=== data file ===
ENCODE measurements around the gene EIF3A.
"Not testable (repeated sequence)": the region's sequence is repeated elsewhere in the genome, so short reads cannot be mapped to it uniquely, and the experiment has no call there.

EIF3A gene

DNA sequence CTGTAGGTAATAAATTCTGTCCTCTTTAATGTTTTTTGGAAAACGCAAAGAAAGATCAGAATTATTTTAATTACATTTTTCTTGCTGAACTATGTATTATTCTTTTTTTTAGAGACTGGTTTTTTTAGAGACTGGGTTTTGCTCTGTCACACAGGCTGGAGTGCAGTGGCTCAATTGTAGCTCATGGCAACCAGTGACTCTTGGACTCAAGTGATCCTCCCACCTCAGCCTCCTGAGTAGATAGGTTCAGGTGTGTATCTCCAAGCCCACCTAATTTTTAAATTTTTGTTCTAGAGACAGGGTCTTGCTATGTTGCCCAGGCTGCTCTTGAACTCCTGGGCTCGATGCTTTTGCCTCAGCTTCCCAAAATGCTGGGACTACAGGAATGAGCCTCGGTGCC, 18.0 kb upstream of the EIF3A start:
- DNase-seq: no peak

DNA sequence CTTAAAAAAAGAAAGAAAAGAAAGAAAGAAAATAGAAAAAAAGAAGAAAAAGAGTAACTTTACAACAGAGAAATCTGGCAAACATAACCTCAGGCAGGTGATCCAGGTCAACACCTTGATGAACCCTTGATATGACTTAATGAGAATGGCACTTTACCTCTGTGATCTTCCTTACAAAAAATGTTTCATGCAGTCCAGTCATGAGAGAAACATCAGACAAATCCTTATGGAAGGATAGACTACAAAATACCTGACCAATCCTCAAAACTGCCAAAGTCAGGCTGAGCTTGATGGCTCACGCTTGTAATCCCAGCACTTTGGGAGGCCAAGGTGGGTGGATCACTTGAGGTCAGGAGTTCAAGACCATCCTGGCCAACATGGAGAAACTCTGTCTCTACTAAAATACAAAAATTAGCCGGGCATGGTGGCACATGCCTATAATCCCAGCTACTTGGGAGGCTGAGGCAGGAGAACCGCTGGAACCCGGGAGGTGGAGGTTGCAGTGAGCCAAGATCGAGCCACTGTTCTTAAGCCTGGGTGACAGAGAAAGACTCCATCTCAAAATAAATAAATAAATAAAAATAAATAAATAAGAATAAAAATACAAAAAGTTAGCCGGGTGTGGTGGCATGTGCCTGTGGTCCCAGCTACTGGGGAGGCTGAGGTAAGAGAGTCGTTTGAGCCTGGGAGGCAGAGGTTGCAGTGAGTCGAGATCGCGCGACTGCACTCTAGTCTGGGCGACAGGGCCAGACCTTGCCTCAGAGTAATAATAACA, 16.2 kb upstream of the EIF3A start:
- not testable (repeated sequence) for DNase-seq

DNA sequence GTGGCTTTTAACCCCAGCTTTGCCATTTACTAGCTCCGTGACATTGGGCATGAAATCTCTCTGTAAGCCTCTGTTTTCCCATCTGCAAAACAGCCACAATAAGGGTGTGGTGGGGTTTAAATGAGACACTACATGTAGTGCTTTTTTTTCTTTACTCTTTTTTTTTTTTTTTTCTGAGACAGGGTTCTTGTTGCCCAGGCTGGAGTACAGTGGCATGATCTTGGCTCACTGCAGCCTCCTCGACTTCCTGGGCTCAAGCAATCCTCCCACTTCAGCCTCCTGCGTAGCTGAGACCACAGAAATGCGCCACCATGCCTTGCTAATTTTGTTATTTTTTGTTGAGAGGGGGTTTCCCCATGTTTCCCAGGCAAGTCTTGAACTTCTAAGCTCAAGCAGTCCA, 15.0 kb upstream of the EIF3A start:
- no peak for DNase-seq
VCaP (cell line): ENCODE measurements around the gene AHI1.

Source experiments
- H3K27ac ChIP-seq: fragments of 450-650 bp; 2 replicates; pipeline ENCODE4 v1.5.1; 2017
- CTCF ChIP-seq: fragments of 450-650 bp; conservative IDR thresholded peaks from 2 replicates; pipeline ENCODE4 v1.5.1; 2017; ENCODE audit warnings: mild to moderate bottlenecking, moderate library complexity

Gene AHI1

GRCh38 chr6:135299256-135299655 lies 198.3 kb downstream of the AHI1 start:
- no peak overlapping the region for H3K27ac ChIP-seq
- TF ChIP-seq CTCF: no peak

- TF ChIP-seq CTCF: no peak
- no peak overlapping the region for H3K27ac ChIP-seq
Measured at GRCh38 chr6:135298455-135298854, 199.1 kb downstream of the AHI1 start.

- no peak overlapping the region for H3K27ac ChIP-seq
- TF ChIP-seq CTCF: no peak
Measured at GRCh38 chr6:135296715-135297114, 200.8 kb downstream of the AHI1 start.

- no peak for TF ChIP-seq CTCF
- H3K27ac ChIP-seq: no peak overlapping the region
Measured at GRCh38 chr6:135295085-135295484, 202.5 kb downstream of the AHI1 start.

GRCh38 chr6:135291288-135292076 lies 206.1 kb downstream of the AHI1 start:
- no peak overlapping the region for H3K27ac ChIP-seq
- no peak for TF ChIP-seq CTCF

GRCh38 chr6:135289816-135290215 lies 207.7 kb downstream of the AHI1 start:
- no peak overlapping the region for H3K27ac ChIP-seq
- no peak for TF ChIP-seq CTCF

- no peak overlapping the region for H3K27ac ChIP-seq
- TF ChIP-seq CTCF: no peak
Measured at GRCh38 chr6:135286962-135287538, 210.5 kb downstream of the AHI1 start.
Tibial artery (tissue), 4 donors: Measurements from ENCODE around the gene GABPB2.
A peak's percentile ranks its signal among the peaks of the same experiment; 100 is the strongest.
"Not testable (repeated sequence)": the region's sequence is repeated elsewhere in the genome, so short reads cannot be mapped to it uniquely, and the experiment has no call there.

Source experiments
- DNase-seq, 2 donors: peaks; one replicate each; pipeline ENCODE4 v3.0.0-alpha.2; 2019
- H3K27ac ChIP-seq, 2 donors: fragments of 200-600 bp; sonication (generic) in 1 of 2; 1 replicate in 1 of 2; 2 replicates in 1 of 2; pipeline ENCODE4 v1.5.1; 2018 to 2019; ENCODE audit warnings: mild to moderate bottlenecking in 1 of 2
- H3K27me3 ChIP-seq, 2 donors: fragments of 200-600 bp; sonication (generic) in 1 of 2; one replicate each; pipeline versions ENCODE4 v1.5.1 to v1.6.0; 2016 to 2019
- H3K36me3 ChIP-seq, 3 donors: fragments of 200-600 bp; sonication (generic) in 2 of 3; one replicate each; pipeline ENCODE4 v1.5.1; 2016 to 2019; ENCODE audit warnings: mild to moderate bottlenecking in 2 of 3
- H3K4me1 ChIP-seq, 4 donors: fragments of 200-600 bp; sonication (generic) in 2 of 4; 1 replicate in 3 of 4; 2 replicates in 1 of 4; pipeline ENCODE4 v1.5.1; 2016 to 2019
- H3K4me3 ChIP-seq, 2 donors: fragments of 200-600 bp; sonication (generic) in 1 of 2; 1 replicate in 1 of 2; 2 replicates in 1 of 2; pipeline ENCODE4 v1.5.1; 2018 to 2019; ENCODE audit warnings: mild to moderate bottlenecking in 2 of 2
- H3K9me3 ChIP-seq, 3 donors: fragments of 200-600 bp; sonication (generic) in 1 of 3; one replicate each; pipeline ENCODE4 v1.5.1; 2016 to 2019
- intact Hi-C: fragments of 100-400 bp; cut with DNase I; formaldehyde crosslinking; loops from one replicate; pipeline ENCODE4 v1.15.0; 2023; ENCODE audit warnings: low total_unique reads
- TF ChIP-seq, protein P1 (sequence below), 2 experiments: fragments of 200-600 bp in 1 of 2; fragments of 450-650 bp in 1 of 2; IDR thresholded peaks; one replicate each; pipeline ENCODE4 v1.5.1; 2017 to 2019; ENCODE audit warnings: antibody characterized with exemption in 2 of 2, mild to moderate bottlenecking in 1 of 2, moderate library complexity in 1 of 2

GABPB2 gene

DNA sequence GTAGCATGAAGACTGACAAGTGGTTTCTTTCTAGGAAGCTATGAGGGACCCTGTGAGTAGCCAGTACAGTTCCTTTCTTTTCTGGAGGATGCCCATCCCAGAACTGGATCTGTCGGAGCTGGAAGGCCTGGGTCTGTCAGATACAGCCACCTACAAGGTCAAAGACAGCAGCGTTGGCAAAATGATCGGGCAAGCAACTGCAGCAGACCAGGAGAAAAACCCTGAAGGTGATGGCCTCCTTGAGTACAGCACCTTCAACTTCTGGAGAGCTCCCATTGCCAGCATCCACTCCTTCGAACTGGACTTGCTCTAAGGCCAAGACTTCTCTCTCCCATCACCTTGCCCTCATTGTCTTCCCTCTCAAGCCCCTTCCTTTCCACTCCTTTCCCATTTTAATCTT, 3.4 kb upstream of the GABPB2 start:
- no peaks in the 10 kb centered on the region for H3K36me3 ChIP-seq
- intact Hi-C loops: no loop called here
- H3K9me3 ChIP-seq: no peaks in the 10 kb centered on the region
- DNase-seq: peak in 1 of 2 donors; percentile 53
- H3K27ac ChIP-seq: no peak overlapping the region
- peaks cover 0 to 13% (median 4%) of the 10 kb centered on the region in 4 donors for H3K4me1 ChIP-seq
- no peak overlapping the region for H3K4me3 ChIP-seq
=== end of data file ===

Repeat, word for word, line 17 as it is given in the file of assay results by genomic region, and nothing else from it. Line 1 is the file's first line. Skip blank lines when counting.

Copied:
- TF ChIP-seq CTCF: no peak